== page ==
Family friendships and the fact that when in London she kept a second-floor room in the family home, 51 Gordon Square, gave Pernel Strachey peripheral involvement in the Bloomsbury Group. In January 1909 she is described as sitting for a portrait painted by Duncan Grant (Skidelsky, 1.201). A close friend of Virginia Woolf, she had the Woolfs to stay in her Newnham flat when, at the students' invitation, Woolf gave the talk at Newnham (and then Girton) in 1928 upon which A Room of One's Own was based. A warm description of Pernel Strachey can be found in Woolf's Diary (1.188–9).
After retirement in 1941 Pernel Strachey hoped to find time for research in her chosen subject, but wartime concerns and ill health did not permit this. She died at 51 Gordon Square, London, on 19 December 1951 from bronchitis. A memorial service was held for her in King's College chapel, Cambridge, on 19 January 1952.
- E. Welsford, ‘Miss Strachey's retirement’, Newnham College Roll Letter (1942), 11–17
- C. D. Rackham, ‘Joan Pernel Strachey, 1875–1951 (N. C., 1895–1899, 1905–1941)’, Newnham College Roll Letter (1952), 29–33
- Newnham College Roll Letter (1952), 33–4
- [A. B. White], ed., Newnham College register, 1: 1871–1923 (1964)
- A. Phillips, ed., A Newnham anthology (1979)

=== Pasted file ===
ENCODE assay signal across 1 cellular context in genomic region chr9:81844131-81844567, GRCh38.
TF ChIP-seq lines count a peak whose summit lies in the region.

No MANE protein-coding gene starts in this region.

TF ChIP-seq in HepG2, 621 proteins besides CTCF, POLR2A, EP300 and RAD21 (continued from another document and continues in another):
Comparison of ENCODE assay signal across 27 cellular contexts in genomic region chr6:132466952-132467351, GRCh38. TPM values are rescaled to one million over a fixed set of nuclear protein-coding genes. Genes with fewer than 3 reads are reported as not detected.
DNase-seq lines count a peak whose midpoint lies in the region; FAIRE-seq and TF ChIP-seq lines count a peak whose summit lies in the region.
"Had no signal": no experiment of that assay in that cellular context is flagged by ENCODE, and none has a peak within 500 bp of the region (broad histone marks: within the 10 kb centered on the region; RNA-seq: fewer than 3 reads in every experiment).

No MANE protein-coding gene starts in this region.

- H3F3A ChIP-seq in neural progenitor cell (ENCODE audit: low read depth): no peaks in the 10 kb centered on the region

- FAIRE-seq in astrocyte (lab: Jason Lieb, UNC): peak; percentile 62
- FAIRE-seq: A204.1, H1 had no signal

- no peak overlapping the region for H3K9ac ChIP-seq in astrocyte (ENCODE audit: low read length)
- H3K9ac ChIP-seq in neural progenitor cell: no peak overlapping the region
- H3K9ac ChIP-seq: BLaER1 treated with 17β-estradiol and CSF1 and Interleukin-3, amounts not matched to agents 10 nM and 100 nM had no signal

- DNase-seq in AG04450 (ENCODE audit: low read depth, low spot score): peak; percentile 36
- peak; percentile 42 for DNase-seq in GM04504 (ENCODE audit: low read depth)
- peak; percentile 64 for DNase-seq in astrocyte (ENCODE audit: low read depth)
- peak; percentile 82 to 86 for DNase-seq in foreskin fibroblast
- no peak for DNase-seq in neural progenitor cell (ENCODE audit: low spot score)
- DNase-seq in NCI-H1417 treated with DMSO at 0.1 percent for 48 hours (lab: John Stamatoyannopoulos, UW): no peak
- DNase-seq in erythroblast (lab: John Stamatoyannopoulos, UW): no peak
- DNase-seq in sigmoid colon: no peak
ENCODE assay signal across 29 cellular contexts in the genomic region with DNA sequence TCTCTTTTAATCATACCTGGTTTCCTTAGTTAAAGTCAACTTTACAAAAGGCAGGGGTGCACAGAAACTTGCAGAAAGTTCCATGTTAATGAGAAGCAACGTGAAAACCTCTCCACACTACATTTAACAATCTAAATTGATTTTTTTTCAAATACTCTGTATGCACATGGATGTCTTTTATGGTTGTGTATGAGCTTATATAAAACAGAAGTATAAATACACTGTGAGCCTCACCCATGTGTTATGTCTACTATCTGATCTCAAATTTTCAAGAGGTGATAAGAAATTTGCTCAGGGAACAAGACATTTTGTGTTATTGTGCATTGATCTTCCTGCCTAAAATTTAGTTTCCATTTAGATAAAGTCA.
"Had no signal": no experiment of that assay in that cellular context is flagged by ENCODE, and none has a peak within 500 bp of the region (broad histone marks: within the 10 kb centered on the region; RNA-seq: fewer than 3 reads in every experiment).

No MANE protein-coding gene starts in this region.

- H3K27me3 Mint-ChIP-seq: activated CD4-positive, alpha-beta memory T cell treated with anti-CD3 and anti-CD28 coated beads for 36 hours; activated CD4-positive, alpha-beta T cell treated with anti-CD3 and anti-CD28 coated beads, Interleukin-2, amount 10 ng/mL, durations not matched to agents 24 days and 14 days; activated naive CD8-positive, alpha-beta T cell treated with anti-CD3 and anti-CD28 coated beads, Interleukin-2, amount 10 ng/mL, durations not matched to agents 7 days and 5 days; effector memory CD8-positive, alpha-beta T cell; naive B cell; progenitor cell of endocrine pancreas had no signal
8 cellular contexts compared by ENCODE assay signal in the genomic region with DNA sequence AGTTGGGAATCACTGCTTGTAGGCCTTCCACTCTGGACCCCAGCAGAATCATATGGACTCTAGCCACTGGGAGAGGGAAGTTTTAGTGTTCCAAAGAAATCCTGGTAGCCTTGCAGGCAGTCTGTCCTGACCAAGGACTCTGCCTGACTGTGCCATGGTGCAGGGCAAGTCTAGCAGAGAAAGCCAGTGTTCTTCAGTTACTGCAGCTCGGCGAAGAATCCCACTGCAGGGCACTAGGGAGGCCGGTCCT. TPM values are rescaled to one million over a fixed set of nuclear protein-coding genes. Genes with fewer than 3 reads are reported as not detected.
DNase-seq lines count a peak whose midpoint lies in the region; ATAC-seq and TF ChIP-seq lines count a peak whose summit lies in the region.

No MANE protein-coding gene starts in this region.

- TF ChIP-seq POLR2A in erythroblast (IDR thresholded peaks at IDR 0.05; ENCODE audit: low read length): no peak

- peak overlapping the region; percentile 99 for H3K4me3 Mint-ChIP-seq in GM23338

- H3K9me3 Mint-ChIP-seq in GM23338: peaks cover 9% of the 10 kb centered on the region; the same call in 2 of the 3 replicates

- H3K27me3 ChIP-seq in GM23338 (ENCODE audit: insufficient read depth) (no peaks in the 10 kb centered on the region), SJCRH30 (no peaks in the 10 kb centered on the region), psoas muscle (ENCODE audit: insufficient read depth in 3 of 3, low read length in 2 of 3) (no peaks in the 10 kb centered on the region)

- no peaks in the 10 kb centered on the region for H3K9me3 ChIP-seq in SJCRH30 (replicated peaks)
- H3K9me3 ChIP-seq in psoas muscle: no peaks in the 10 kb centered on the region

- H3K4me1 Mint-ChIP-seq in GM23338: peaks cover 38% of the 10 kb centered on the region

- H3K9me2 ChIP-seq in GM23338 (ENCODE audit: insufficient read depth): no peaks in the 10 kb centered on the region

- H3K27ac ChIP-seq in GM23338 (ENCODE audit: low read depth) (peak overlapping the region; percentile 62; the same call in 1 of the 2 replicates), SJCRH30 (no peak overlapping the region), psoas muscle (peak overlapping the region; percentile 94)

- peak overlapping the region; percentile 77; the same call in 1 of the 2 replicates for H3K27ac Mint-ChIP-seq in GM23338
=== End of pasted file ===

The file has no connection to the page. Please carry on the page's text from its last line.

- M. Holroyd, Lytton Strachey: a biography, rev. edn (1971)
- The diary of Virginia Woolf, ed. A. O. Bell and A. McNeillie, 1 (1977)
- E. Duncan-Jones, ‘Enid Welsford, 1892–1981’, Cambridge women: twelve portraits, ed. E. Shils and C. Blacker (1996), 203–19
- R. J. A. Skidelsky, John Maynard Keynes, 1 (1983)
- b. cert.
- d. cert.
- CGPLA Eng. & Wales (1952)
- private information (2004)
- BL OIOC, letters to her mother and from her brothers and sisters
- Emmanuel College, Cambridge
- Newnham College, Cambridge
- Women's Library, London, corresp. and papers
- Henley Management College, Henley, PowerGen Library, corresp. with Dame Katherine Furse
- D. Grant, portrait, 1909
- R. Strachey, double portrait, photograph, 1921, NPG [see illus.]
- group portrait, photograph, 1924 (The Four Principals), Newnham College, Cambridge
- H. Lamb, oils, 1926, Newnham College, Cambridge
- R. Strachey, oils, NPG
- photograph, Newnham College, Cambridge
- photograph, repro. in Newnham College Roll Letter (Jan 1942), frontispiece
Wealth at Death
£11,154 1s. 5d.: probate, 14 June 1952, CGPLA Eng. & Wales
- Strachey, Sir Richard (1817–1908), scientist and administrator in India
- Strachey, Jane Maria, Lady Strachey (1840–1928), suffragist
- Grant, Sir John Peter (1807–1893), administrator in India and colonial governor
- Strachey, (Giles) Lytton (1880–1932), biographer and literary reviewer
- Strachey, Ralph (1868–1923), civil engineer in India
- Strachey, Oliver (1874–1960), cryptanalyst
- Strachey, James Beaumont (1887–1967), psychoanalyst and translator
- Strachey, Philippa [Pippa] (1872–1968), feminist activist and organizer
- Bussy [née Strachey], Dorothea [Dorothy] [pseud. Olivia] (1865–1960), translator and author
- Strachey [née Costelloe], Rachel Pearsall Conn [Ray] (1887–1940), feminist activist and writer